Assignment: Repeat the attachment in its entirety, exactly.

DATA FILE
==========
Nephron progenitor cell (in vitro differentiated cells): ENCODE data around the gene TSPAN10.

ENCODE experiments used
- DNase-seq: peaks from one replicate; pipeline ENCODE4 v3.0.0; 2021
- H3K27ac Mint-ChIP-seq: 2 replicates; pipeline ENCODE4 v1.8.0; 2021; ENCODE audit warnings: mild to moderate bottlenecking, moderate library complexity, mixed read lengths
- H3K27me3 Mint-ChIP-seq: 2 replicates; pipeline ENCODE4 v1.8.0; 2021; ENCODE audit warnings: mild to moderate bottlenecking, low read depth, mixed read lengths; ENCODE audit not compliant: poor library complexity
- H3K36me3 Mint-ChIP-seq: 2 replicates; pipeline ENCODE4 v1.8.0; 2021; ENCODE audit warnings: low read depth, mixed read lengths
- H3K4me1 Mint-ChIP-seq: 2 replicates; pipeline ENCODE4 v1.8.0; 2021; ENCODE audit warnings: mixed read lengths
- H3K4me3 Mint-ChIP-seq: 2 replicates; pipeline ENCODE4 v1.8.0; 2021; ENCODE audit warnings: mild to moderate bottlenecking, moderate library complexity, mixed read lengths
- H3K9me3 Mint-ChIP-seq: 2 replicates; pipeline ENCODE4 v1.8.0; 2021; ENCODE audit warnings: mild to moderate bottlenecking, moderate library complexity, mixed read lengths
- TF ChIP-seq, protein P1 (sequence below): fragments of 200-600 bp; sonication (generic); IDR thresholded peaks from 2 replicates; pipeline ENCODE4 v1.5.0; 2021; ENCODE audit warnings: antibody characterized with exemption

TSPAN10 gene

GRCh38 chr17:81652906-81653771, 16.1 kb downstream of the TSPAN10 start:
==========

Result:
Nephron progenitor cell (in vitro differentiated cells): ENCODE data around the gene TSPAN10.

ENCODE experiments used
- DNase-seq: peaks from one replicate; pipeline ENCODE4 v3.0.0; 2021
- H3K27ac Mint-ChIP-seq: 2 replicates; pipeline ENCODE4 v1.8.0; 2021; ENCODE audit warnings: mild to moderate bottlenecking, moderate library complexity, mixed read lengths
- H3K27me3 Mint-ChIP-seq: 2 replicates; pipeline ENCODE4 v1.8.0; 2021; ENCODE audit warnings: mild to moderate bottlenecking, low read depth, mixed read lengths; ENCODE audit not compliant: poor library complexity
- H3K36me3 Mint-ChIP-seq: 2 replicates; pipeline ENCODE4 v1.8.0; 2021; ENCODE audit warnings: low read depth, mixed read lengths
- H3K4me1 Mint-ChIP-seq: 2 replicates; pipeline ENCODE4 v1.8.0; 2021; ENCODE audit warnings: mixed read lengths
- H3K4me3 Mint-ChIP-seq: 2 replicates; pipeline ENCODE4 v1.8.0; 2021; ENCODE audit warnings: mild to moderate bottlenecking, moderate library complexity, mixed read lengths
- H3K9me3 Mint-ChIP-seq: 2 replicates; pipeline ENCODE4 v1.8.0; 2021; ENCODE audit warnings: mild to moderate bottlenecking, moderate library complexity, mixed read lengths
- TF ChIP-seq, protein P1 (sequence below): fragments of 200-600 bp; sonication (generic); IDR thresholded peaks from 2 replicates; pipeline ENCODE4 v1.5.0; 2021; ENCODE audit warnings: antibody characterized with exemption

TSPAN10 gene

GRCh38 chr17:81652906-81653771, 16.1 kb downstream of the TSPAN10 start: